The renter is now allowed to rebuke the landlord if the raise in rent is not reasonably justified. The landlord in turn will be obligated to state a reason before making an increase. If the renter still is not sure if the increase is justified, he or she can seek the council of the local Mieterverein, a renter's association which offers legal advice for minimal fees.

SEE ALSO: How to join a Mieterverein (renter's association) in Germany

The previous Grand Coalition introduced the Mietpreisbreme or rent price brake. It applies in regions with a tense and overcrowded housing market, which are determined by the federal states. Yet the law quickly proved to be ineffective – partly because tenants usually did not know how much their predecessors had paid.

“It has always been important to the union that people are not driven out of their traditional residential areas because they can no longer afford their rent,” said SPD Union tenancy law expert Jan-Marco Luczak.

However not everyone was satisfied with the the new legislation changes. Free Democratic  (FDP) member of parliament Katharina Willkomm said that the rent brake was fundamentally unsuitable for tackling the causes of the rent increase and that new residential construction was necessary.

Axel Gedaschko, President of the German Housing Industry Association, felt it would restrict rentals from receiving the refurbishings they needed. “An additional restriction for modernization – and this again especially for landlords with low rents – is completely counterproductive and jeopardizes the future viability of housing in Germany.”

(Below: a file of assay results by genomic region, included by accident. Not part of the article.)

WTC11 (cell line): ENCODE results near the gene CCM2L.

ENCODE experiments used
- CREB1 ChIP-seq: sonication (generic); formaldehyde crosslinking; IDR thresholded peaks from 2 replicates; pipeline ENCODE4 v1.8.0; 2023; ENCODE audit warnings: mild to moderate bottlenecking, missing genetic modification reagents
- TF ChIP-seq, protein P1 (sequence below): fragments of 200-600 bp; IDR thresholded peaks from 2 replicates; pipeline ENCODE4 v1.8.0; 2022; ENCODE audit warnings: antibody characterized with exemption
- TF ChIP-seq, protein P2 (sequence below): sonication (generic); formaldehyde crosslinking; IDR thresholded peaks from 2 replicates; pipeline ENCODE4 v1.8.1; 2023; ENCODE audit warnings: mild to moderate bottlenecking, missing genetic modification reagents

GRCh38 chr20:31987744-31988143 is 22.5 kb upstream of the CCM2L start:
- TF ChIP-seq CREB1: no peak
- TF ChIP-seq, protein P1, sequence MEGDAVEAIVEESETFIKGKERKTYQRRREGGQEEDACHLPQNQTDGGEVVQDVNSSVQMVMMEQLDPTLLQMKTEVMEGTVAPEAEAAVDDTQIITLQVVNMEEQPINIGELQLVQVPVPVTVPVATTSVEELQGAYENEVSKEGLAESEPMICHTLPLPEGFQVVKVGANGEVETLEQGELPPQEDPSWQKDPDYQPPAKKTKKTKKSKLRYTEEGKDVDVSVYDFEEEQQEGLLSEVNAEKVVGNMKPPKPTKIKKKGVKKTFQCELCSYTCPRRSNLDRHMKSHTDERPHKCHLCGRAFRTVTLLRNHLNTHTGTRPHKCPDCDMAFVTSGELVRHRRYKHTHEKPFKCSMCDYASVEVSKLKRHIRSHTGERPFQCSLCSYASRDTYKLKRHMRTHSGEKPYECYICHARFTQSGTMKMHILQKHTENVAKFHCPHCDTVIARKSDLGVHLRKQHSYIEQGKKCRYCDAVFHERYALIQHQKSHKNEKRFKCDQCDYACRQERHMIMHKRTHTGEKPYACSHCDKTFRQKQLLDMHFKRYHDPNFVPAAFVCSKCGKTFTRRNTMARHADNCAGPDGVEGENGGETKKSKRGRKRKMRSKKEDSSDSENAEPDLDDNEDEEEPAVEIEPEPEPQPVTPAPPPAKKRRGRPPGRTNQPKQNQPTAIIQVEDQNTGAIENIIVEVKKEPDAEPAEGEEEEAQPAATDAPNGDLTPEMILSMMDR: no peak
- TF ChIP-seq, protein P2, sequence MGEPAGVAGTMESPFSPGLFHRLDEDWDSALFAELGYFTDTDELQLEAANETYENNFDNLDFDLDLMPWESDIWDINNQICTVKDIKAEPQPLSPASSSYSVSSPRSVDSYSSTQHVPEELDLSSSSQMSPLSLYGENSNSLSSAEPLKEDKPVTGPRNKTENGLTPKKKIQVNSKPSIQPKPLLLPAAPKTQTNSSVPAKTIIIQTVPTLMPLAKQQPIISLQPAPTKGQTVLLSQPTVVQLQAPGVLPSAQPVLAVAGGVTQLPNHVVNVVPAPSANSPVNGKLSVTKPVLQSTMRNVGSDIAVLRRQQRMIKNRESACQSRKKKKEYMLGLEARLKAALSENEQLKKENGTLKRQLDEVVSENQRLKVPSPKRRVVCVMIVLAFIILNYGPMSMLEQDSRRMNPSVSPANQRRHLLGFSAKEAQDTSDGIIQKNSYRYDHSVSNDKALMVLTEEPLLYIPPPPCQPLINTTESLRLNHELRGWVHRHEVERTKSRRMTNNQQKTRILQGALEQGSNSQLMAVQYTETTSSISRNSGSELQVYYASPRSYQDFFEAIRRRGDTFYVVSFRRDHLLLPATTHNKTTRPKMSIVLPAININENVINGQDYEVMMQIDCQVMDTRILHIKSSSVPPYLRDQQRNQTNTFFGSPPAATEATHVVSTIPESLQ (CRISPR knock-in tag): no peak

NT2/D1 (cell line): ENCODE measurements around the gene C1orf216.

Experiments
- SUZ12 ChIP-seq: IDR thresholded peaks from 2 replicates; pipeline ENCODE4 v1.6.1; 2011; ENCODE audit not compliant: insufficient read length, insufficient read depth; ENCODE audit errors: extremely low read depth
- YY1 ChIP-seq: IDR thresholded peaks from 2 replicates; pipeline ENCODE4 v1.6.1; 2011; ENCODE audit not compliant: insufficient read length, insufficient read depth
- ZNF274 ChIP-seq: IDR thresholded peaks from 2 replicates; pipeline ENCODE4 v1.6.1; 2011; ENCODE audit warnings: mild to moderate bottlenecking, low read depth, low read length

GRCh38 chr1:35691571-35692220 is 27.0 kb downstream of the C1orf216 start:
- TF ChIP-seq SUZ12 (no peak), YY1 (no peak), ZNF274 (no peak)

Member comments

Log in here to leave a comment.
Become a Member to leave a comment.
For members


EXPLAINED: How to sublet your apartment in Germany

If you’re going away for a period of time or want to cut your living costs, subletting your flat can seem like an appealing option. But there are a lot of things you need to consider first. We break them down.

EXPLAINED: How to sublet your apartment in Germany

What is subletting?

A subletting arrangement is when a subtenant is allowed to use the main tenant’s apartment, or part of it, in return for payment.

Having visitors in your home, even for a period of up to six weeks, does not count as subletting and you do not have to inform your landlord. But be careful: If the visitor starts paying rent, this becomes a sub-letting arrangement and if the visitor stays more than six weeks in a row, you have a duty to inform your landlord.

READ ALSO: The most expensive (and cheapest) cities in Germany to rent a room

If close family members such as parents, children, partners or spouses move in with you, this is also not a subletting arrangement and is considered part of the normal use of the rented property. 

However, you should inform your landlord of such a change in circumstance, not least because at some point the new person living in your apartment will at some point need to register with the local authorities.

Do I have to tell my landlord?